From a 240volt 50amp breaker in my main panel I've run 2 hots, a neutral, and ground to a sub-panel in my outdoor shed. Do I have to install 2 120volt breakers, is there a way to just use one?


Main (240 volt) 50 amp -> 8 gauge stranded (2 hots, white, green) -> 16-50 outlet -> 8 gauge -> outside disconnect panel (30amp 120) -> 8 gauge -> shed panel 20 amp.

I ran the extra hot to the shed in case I ever needed 240 in future. But the 50amp is tripping when I try to turn on the 20 amp. Since it sounds like it's not unbalanced load, my outlets are maybe wired wrong?

  • You have two hots in the shed. If you instal only one breaker on one hot, what is the other hot doing ?
    – Traveler
    Oct 15, 2022 at 19:00
  • Are you talking about the main breaker that the two hots connect to, or just placing a single breaker for a circuit in the building? Can have just a single breaker for a branch(room) circuit.
    – crip659
    Oct 15, 2022 at 19:31
  • I ran two hots because the breaker in main I am running the cable from was 240. Also in case I ever need 240 I don't need to run cable again Oct 15, 2022 at 20:28
  • Your description is unclear.
    – Hot Licks
    Oct 15, 2022 at 22:02

2 Answers 2


What size cable did you run to the 50 amp breaker? If you only need 120 volts and it's for light load then you only need to install one single breaker. If you've got a lot of 120 volt load, two breakers on the two legs would be good for balancing the load. You'd also need the two breakers for any 240 volt load.

Since you have a GFCI for the 50 amp breaker, make sure your sub panel neutral goes to the load neutral on that breaker. If that neural goes to the neutral bus in the main breaker panel, the 50 amp breaker will trip on any load. There should be a white wire, sometimes coiled, coming out of the bottom of the GFCI breaker. That wire goes to the neutral bus. Then there should be another terminal, load terminal for the neutral to your sub panel.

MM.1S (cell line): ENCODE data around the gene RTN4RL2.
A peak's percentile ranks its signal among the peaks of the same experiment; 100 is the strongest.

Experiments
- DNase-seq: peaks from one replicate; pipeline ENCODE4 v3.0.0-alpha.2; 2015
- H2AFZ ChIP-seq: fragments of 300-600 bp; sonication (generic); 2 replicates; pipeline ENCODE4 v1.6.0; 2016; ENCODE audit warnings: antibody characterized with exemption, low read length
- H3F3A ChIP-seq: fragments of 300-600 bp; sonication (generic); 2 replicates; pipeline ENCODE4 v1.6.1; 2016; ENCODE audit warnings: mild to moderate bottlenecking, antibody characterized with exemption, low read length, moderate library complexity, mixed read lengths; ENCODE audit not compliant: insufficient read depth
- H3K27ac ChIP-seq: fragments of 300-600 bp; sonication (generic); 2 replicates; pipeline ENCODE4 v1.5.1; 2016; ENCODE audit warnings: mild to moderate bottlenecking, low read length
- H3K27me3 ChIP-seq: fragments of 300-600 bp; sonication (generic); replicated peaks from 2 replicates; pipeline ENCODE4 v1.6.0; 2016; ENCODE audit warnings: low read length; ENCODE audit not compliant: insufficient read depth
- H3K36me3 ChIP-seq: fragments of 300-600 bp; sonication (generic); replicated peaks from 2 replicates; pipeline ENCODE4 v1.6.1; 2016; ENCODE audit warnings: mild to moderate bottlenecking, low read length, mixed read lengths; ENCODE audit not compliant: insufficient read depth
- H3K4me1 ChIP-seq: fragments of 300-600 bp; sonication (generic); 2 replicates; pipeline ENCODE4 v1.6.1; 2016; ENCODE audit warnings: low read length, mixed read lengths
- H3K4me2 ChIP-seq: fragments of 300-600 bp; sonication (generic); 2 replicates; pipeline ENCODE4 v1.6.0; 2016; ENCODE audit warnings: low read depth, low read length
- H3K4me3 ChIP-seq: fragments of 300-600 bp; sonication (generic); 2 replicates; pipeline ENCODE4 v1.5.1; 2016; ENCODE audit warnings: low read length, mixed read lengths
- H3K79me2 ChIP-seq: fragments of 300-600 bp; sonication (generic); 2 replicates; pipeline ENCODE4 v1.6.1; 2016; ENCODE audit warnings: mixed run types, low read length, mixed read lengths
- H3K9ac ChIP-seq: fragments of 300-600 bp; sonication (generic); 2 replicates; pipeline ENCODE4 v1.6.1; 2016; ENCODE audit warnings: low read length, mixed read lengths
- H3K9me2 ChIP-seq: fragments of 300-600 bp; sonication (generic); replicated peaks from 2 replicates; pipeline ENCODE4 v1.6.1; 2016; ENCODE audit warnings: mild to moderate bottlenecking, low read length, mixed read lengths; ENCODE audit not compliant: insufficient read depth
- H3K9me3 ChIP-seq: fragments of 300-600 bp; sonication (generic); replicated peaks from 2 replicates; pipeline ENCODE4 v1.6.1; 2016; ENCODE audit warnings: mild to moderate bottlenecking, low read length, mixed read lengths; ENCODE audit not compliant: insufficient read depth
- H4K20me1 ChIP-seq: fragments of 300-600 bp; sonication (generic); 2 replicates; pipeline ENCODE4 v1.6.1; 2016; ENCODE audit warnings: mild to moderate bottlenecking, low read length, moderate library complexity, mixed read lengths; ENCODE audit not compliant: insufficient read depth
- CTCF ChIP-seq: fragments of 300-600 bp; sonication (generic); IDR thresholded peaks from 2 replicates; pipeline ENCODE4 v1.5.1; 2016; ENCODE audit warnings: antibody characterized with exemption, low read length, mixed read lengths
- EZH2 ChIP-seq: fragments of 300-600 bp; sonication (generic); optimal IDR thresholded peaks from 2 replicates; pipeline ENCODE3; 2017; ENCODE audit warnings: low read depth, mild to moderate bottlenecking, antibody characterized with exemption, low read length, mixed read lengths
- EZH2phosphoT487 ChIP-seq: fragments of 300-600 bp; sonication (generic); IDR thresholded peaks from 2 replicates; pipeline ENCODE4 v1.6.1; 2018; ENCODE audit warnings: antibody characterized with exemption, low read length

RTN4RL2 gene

• I am running 8 gauge stranded from main, to the shed Oct 15, 2022 at 20:29
  • The 50 amp is in main panel, then the sub panel is 20amp, but the 240 volt breaker is flipping when I turn on the 20amp. So was wondering if it was because the load is unbalanced Oct 15, 2022 at 20:31
  • 2
    If an upstream breaker is instant-tripping when you turn on a downstream breaker, then you probably have a dead short in the circuit you're trying to turn on. Unbalanced loads wouldn't trip a breaker
    – maples
    Oct 15, 2022 at 20:34
  • @SeanMcCully So switching on a 20 amp breaker trips a 50 amp breaker? Something's wrong with your circuit or the 50 amp breaker. Is the 50 am breaker a GFCI breaker?
    – JACK
    Oct 15, 2022 at 20:41
  • 1
    @SeanMcCully Move it to neutral load terminal on 50 amp breaker.
    – JACK
    Oct 15, 2022 at 23:09

Yes, no problem. You can install just a single breaker on one of the legs, no need to balance unless you are running heavy loads. Imagine two breakers in the panel, one is running nothing at a particular time the other is running everything in use (probably not much), that would be same as having the first breaker not be there at all.

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